Norwegian’s “All-Inclusive” – Other Cruise News: A Prestige Ship For Bermuda? – Chinese Taishan Enters Service

by Kevin Griffin

Last month, Norwegian Cruise Line announced a new all-inclusive program for 2015 in North America, and this month it announced a similar program for the UK. There are some interesting comparisons between the two programs in that fare reductions that are part of the package differ, as do rates of exchange used for different bands. Elsewhere in Norwegian’s “new” realm since agreeing to acquire Prestige Cruises, Kevin Sheehan remarked that Bermuda might see more Prestige ships in future years. And in China, Bohai Cruise has inaugurated its independent cruise service using the 800-berth Chinese Taishan, formerly Costa Voyager.


Norwegian’s “All-Inclusive”

In early August, Norwegian Cruise Line announced a new All-Inclusive add-on program in North America, with a range of a dozen add-on costs (since reduced to three ranges) for the package based on the number of days in the cruise. This more all-inclusive program than its existing drinks packages has now also been introduced in the UK.

Interestingly, Time magazine had a look at the subject and on the original trial-price $899 package for a 7-night cruise it calculated that you’d have to drink 137 beers to break even on the package in a week – if all you did was drink beer. That would be 20 beers a day, although the newly revised cost will now be $799 for seven days.

In point of fact, the new all-inclusive package includes a lot more than just beer, with specialty restaurant meals, spirits and wines, bottled water, 250 internet minutes, $200 of shore excursions, 20 photos, gratuities and a discount on the cruise fare (10% in North America but only 5% in the UK for some reason).

For $799 for a week (£420 in the UK), “heavy consumers” can add these all-inclusive packages to their fares for cruises everywhere except Hawaii, where the alcohol laws are different.

The add-on packages are also commissionable to travel agents and in the UK, Norwegian has made a point of telling agents that they can almost double their commissions by selling the all-inclusive package.

The illustration used is a £478 Western Mediterranean cruise, on which the all-inclusive package would be £420, or an 88% increase in the amount paid by the client – and an 88% increase in commission.

This in turn leads one to do another calculation, as using the same numbers the proportion of on board spend from the overall amount would be £420 out of £898, which comes to almost 47%. It’s interesting to compare this result with Norwegian’s claim that about 25% of its revenues come from on board spend, but of course the fares quoted above are entry level and 47% calculates out as more of a maximum, compared to an average until now of about a third more on board spend than the ticket price.

Still, the package will serve to confirm a goodly amount of on board spend before sailing date and with Norwegian already having the money in the bank this will prove a boon to cash flow as well. Norwegian estimates that about 20% of its clients will participate in the program.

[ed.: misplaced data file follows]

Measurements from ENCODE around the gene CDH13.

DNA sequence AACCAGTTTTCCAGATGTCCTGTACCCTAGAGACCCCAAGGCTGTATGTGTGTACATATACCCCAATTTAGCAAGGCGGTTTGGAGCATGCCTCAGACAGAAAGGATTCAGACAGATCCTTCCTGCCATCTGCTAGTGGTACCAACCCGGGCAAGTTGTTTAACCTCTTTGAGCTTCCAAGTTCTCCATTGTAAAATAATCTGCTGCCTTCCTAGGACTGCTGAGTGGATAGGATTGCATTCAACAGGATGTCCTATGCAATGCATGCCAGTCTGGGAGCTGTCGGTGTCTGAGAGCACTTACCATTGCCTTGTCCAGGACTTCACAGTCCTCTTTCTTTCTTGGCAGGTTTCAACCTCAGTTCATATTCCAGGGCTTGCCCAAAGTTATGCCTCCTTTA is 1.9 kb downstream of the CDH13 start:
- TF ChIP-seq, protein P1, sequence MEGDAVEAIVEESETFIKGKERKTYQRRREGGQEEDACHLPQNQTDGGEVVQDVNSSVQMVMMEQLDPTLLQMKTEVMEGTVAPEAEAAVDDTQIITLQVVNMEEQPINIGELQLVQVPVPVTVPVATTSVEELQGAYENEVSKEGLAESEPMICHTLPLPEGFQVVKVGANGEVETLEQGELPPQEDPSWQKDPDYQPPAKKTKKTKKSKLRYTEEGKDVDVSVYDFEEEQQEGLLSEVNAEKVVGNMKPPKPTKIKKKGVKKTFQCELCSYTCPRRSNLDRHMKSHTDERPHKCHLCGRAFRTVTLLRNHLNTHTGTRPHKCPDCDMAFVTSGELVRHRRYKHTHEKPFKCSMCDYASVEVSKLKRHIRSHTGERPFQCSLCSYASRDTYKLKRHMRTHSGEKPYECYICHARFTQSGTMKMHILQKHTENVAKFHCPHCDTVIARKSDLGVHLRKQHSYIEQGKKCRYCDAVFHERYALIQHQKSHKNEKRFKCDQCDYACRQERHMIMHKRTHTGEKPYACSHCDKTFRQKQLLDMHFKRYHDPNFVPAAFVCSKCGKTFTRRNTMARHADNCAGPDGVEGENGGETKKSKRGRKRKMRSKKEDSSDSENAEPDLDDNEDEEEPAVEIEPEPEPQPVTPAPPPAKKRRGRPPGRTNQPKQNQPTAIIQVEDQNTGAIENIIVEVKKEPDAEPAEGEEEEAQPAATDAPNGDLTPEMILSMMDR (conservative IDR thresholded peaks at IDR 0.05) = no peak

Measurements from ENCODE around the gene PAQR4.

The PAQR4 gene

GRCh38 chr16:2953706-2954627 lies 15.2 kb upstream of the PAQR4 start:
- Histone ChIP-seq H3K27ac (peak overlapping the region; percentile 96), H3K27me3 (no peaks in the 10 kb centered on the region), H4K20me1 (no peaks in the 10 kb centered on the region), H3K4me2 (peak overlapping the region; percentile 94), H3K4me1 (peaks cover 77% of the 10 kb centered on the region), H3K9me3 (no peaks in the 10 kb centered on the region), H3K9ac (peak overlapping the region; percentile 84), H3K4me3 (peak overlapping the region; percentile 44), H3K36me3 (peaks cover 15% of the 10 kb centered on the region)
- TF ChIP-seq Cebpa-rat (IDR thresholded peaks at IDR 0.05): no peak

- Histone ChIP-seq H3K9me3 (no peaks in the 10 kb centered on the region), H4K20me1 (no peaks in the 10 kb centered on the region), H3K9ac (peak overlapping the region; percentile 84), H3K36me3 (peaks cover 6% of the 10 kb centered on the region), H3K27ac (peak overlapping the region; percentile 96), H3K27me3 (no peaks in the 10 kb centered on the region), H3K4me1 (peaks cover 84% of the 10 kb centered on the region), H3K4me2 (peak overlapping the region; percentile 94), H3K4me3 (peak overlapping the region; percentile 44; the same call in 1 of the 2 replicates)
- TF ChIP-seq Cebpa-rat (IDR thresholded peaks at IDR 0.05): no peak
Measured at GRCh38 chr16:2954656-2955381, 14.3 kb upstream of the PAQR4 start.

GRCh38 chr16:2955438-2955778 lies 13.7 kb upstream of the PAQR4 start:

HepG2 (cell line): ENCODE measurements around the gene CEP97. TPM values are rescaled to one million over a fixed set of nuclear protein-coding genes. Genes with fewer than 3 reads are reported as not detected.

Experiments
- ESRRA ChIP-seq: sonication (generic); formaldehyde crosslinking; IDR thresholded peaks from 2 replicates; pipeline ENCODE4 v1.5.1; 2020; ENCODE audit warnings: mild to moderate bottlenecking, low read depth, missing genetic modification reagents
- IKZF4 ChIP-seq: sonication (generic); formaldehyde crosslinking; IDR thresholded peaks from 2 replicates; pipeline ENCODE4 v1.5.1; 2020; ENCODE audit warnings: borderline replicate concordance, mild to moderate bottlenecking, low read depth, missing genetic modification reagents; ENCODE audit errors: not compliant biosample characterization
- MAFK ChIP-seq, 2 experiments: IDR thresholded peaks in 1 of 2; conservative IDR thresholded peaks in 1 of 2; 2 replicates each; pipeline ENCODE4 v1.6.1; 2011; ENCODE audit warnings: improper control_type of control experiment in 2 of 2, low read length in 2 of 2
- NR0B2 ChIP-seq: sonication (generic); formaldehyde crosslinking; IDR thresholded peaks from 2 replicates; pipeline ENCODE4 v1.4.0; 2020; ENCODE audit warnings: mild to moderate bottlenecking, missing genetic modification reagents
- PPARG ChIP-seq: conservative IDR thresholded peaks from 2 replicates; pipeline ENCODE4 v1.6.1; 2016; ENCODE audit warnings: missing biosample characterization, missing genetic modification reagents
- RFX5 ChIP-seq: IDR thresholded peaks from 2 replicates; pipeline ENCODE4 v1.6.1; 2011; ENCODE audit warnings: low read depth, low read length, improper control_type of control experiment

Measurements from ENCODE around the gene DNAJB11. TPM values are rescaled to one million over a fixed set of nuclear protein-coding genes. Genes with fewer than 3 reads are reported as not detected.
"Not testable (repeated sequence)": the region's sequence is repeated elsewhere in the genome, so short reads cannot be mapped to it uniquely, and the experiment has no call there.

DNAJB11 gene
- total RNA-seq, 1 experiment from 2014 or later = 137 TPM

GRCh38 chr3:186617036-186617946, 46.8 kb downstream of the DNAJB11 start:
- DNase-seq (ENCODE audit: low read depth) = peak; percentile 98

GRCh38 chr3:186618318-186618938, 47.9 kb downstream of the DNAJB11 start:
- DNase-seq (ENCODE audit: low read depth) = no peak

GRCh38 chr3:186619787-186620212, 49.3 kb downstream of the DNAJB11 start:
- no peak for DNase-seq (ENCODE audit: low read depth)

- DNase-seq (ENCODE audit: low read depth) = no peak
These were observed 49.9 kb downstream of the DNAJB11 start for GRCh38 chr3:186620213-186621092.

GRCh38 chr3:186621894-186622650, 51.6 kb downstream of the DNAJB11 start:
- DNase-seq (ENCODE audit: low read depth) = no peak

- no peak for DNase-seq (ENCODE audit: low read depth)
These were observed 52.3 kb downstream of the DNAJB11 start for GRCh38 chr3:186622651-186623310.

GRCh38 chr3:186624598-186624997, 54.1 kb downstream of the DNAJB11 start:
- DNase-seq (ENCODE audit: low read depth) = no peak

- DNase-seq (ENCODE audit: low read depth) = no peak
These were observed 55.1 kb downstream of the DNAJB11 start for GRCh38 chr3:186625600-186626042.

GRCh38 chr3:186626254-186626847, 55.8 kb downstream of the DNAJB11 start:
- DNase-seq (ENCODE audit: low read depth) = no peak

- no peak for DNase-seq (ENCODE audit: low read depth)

For bookings made during September and October, the 2015 package add-ons are as follows:
3-5    days    $459        £215     ROE $2.13
6-8    days    $799        £420    ROE $1.90
9-14   days   $1049      £735     ROE $1.43

Added to the differing fare discounts on each side of the Atlantic, there is a discrepancy in the rates of echange used. Just why Norwegian should be using differing rates for different packages is hard to fathom. But if you have any doubts, at least the American packages remain fully refundable right up until the day of sailing.

In order to avoid problems and disturbances during the traditional American university spring breaks, participating guests must have a minimum age of 25 between March 1 and April 15, 2015, although it’s 21 for the rest of the year.

The most interesting quote was the one Bloomberg Business Week carried of Norwegian ceo Kevin Sheehan saying that “The people who take this program … are actually doing more than they probably otherwise would do. So you are getting more revenue.”
Good news for shareholders we guess.


A Prestige Ship For Bermuda?

In other news, Sheehan was quoted in Bermuda recently as having said that with its acquisition of Prestige Cruises the “new” Norwegian group might take a bigger interest in the now underused Bermuda ports of Hamilton and St George’s. The maximum length of ship allowed in Hamilton is about 720 feet, on 26 feet of draft, and similar limitations apply at St George’s.
The great advantage to Hamilton of course is that ships dock right on the city’s main thoroughfare of Front Street.

Both Regent and Oceania have been to Bermuda in the past and indeed in 2003 Regent (then Radisson) ran the 560-foot 490-berth Seven Seas Navigator on eleven weekly cruises from New York and Norfolk to Hamilton and St George’s. Oceania, on the other hand, has put the odd sailing into Bermuda, usually on positioning voyages or seasonal cruises.